The Walking Dead is building towards something, something big. A major conflict has been brewing between the core group and the group at the hospital, and tonight’s episode, “Crossed,” the last one before the annual mid-season hiatus, pushes things even farther. It’s kind of all over the place, and there’s a lot going on, but it drives the arc of season 5 in a direction it needs to go.
Stop reading this if you haven’t watched “Crossed,” we’re going to get all kinds of spoilery from here on out.
“Crossed” is different from most of the previous episodes of season 5 in that it involves everyone, all of various sects that are scattered around the greater Georgia area. You have the church crew, Beth in the hospital, and Glenn, Maggie, and the others dealing with the Eugene fallout. And that’s the central theme of the episode, figuring out how to deal and move forward. Rick has a plan in mind for the folks at Grady Memorial, Abraham has to figure out what to do with his life now that Eugene’s revelation took away all meaning and direction, and Sasha has to come to terms with losing Bob, among others. None of this is going to be easy, none of it is going to be particularly pleasant, and they’re all going forward kicking and screaming.
As everyone struggles with their various issues and problems, including Father Gabriel who is up to something, Rick is stepping to the forefront again, maybe not in the best way. Thus far in season 5, he hasn’t been the center of things, as the show has focused in on developing other people. (Like did you know that Rosita has an actual spark of personality now, that’s awesome?) After Terminus he’s gotten grim, even by Walking Dead standards. Just look back to the massacre at the church. No matter how justified their actions may have been, how necessary, that was a straight up slaughter. In “Crossed,” his plan to go at the Dawn’s forces at the hospital involved sneaking in and slitting throats until they find Beth and Carol—Tyreese proposes an alternate option—and he’s about to shoot a dude in the face before Daryl steps in.
After kidnapping three cops to trade for their people, one of them, another Bob, asks Rick if he was a cop right out of the way. The former sheriff doesn’t answer, and though it could he his usual stoicism, you’re left to wonder if he even thinks of himself in that way anymore, or if he can. That part of his life may be so long gone it’s unrecognizable. It’s going to be interesting to see if he can reconcile that side of his personality with the demands of the new world, and if he’ll be able to emerge from this coming clash with any shred of humanity intact.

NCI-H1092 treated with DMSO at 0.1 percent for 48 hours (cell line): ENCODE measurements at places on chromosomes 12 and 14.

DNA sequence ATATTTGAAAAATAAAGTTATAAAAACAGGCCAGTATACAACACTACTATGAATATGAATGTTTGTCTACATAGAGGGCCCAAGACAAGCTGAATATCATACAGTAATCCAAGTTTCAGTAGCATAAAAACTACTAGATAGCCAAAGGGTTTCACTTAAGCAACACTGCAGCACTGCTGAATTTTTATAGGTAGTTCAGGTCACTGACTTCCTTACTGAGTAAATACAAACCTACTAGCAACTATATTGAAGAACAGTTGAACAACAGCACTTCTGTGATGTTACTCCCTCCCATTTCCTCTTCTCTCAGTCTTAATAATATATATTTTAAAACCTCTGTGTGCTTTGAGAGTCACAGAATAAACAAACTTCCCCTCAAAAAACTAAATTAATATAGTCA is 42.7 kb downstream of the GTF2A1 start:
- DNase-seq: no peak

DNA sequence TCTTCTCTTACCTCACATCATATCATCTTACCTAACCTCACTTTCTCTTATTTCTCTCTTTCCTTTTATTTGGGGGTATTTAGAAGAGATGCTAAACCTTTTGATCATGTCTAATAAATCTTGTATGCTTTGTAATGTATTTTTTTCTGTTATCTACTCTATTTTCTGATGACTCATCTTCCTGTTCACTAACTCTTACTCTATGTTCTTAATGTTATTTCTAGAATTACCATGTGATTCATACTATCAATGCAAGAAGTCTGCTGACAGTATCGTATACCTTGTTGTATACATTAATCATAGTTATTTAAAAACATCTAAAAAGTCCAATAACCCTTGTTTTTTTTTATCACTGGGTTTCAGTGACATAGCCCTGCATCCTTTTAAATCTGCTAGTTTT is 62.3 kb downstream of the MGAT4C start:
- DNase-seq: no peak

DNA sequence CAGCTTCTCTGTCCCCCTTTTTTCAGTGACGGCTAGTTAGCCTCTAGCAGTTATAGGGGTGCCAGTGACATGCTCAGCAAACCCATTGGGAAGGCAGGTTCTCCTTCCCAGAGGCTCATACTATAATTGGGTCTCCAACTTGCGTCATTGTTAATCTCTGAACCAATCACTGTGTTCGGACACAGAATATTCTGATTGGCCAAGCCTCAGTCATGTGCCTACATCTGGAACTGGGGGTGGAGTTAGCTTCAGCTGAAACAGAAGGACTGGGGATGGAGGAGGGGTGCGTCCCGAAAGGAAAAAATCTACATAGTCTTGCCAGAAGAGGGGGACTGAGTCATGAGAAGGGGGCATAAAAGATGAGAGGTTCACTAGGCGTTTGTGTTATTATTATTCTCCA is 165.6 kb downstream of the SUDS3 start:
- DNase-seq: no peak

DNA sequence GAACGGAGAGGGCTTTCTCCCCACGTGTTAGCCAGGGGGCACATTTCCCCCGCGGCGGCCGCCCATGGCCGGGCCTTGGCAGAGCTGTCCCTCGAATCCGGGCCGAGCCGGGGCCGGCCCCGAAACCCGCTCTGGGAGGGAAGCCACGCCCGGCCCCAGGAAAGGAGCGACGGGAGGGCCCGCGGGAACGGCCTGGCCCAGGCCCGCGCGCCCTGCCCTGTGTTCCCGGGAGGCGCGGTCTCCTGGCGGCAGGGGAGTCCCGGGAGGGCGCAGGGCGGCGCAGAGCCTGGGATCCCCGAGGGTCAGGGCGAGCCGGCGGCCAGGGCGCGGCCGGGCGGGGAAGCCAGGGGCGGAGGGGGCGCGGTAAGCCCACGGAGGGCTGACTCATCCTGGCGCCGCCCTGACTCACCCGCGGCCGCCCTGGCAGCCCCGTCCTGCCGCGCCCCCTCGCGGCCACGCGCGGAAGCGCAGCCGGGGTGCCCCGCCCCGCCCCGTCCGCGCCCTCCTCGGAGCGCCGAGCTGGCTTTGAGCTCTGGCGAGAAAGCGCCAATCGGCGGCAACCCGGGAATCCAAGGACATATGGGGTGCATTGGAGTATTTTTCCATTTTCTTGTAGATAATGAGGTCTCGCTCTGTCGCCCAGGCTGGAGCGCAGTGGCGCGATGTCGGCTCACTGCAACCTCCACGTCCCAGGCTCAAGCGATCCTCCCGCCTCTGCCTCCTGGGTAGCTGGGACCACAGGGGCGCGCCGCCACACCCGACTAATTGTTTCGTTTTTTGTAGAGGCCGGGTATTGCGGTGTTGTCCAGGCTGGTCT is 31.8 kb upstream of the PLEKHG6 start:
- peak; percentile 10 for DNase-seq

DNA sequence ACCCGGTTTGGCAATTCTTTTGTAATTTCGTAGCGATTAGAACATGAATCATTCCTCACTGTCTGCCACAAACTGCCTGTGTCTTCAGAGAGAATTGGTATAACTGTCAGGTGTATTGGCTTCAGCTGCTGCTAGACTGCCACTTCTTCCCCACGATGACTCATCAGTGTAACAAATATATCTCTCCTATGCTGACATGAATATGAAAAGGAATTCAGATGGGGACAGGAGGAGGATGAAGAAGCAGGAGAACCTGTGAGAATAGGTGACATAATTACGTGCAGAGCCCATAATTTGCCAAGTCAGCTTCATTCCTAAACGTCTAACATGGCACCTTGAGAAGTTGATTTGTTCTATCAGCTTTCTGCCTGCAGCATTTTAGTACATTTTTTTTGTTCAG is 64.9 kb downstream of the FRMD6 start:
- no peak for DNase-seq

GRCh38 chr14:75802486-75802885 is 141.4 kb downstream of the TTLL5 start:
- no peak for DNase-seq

Rick’s struggle is indicative of the overall fight against crushing hopelessness for the group, and he’s certainly not the only one feeling the mounting pressure. Maggie, who gets super badass pulling a gun on Abraham when he gets out of control, almost breaks down, lamenting that it’s never going to get any better. And Carl, back at the church, has his own bleak outlook on the world, stating that they can’t stay in any one place anymore, and that there are things out there that you can’t hide from. They’re standing on the brink of a dark path they may not be able to recover from.
On the other hand, as a counter to these desolate possibilities, Glenn, Rosita, and Tara are able to find a sliver of something that almost resembles happiness as they catch fish and filter water. Just the fact that Tara gets a little bit of joy, however surface and fleeting, in a stupid joke and a yo-yo, illustrates that there is still hope out there to be had. That’s basically been Glenn’s major function this season. And again, in the coming episode, it’s going to be interesting to see how that holds up.
As “Crossed” starts to wrap up, you begin to feel the calm before the storm. Abraham has a breakthrough. It may be as simple as reaching out to take a sip of water, but from his perspective, it’s huge. Sasha has what, at least at first, seems to be a moment of profound human connection with one of their prisoners, and she starts coping with her loss and pain.
There are sparks of hope and optimism, and, like a dick, The Walking Dead pulls that chair out from underneath you right as you sit down. It gives you enough, barely, to let you think that maybe, just maybe things will work out, that everyone will walk away from this alive and unscathed. But that’s not the way this show works, you know that very well by now, and in the last moment the show reminds you that this is going to be big and violent and messy as hell. Rick and Dawn and the two sides are on a collision course, and there’s nothing to be done. It’s hard not to be cynical.